All the Benefits Vitamin D Has for Your Body


Vitamins are very healthy for your body, and Vitamin D is one of them (1). The reason why we should be aware of its benefits is because many people don’t have enough vitamin D. For example, in America, one third of the people don’t have sufficient vitamin D (2), according to the Center for Disease Control and Prevention. Additionally, 8% of them are at risk for vitamin D deficiency.

Over a third of adults in the United States have vitamin D deficiency.

Technically Vitamin D is not a vitamin, it is a hormone. Knowing how much hormones can impact how we feel, it is not surprising that low levels of Vitamin D have been linked to an increased risk of depression. In fact, you have an 85 % chance of being depressed if you are deficient in Vitamin D. (3) The exact mechanism of how vitamin D is associated with depression is unclear. Although studies show that people with high levels of vitamin D have a lower risk of depression it has not been determined if a low levels of vitamin D could be a consequence of depressive behaviors.

Vitamin D is needed for the body to absorb calcium. (4) If a person lacks vitamin D, the bones might become soft. This disease is known as osteomalacia in adults and rickets in children. It is also critical in maintain muscle and helps support a healthy immune system. Additionally, vitamin D deficiency can lead to many different diseases.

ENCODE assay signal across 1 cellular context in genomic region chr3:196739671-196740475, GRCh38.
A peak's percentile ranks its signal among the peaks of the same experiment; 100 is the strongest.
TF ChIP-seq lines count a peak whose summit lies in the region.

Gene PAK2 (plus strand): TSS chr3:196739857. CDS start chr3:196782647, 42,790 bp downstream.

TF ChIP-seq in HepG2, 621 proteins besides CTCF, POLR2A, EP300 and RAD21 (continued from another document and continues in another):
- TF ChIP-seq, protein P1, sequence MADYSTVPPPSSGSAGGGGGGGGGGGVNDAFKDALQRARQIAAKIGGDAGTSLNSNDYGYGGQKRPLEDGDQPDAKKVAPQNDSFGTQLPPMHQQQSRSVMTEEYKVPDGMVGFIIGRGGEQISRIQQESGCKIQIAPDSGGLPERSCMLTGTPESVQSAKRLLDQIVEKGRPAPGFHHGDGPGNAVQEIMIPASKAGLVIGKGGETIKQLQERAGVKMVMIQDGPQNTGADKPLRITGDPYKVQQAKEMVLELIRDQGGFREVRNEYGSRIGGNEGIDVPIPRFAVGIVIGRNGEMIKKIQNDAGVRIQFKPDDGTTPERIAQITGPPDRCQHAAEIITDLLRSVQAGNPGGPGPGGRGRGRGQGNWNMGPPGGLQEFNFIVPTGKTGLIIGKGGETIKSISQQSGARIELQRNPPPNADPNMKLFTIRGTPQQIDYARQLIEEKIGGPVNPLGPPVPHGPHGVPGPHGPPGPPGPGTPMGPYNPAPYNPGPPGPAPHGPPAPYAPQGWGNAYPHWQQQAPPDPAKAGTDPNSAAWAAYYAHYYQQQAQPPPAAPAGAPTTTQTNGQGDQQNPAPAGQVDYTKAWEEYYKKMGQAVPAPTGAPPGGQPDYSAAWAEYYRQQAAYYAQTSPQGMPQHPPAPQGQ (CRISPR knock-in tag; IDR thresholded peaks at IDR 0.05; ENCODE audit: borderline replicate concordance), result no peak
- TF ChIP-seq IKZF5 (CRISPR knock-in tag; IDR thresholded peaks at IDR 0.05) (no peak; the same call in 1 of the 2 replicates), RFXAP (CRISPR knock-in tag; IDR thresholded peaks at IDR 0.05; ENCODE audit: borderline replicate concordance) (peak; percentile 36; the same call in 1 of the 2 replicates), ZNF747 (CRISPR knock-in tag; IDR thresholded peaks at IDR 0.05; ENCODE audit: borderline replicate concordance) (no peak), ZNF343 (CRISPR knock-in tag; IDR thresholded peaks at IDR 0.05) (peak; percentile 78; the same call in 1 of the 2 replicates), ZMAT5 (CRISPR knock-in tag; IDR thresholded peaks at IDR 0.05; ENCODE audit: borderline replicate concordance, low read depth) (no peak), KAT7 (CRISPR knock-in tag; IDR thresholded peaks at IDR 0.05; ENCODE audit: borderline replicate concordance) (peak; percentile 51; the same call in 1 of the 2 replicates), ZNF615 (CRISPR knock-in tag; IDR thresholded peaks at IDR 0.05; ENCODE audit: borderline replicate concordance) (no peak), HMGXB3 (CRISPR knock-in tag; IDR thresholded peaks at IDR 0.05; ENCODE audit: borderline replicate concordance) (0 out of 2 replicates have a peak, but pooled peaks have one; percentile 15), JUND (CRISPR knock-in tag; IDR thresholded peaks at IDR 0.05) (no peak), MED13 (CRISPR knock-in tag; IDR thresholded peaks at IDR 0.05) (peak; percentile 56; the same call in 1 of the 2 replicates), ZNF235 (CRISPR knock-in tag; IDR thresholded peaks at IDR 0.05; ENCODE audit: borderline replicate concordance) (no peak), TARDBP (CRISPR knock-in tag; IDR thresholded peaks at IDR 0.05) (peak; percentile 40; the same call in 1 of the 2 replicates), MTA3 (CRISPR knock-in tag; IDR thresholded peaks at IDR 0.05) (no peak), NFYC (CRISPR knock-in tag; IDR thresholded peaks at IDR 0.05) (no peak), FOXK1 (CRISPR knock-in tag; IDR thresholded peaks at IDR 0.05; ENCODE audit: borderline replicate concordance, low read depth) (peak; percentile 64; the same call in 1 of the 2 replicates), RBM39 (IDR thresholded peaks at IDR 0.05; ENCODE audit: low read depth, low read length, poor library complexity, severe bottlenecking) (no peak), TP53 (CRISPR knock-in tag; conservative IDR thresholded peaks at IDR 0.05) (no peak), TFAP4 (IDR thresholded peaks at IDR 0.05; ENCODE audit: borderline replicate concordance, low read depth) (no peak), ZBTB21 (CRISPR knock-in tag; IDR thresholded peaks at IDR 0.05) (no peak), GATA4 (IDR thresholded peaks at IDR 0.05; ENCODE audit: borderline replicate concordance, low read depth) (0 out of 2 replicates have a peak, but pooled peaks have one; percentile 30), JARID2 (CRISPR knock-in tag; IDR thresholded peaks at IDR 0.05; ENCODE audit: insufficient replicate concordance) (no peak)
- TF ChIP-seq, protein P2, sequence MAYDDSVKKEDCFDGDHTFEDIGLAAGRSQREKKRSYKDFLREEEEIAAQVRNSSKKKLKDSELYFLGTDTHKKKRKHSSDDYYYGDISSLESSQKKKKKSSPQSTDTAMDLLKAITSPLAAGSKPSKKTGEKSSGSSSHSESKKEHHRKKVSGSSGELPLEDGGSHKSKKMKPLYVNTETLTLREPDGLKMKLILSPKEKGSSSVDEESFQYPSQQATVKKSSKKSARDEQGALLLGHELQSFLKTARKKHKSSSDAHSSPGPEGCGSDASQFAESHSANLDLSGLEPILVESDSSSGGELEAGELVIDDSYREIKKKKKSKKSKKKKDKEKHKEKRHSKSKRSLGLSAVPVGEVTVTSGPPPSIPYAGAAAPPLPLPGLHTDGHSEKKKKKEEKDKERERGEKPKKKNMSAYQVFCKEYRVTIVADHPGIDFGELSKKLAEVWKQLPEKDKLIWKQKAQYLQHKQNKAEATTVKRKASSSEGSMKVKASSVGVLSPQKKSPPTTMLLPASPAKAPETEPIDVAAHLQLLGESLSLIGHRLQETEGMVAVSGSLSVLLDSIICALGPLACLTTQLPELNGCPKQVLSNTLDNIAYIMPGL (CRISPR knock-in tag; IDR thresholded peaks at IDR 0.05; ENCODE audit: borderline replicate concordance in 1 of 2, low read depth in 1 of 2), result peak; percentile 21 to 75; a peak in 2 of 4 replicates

Just getting enough sunshine is not the simple answer to eliminate a Vitamin D deficiency. A recent study revealed that it may not matter how much Vitamin D you get through sunlight or supplementation, nor how much your body can store. It matters how well your body is able to metabolize that into active vitamin D. (5) People are taking Vitamin D supplements but don’t realize how it gets metabolized. It order to process the supplement correctly we need an adequate level of magnesium, without it the Vitamin D supplement it is not really useful. One of the problems resulting from the lack of magnesium is people may suffer from vascular calcification if their magnesium levels aren’t high enough to prevent the complication.

Here are some diseases resulting from Vitamin D Deficiency:

Type 2 diabetes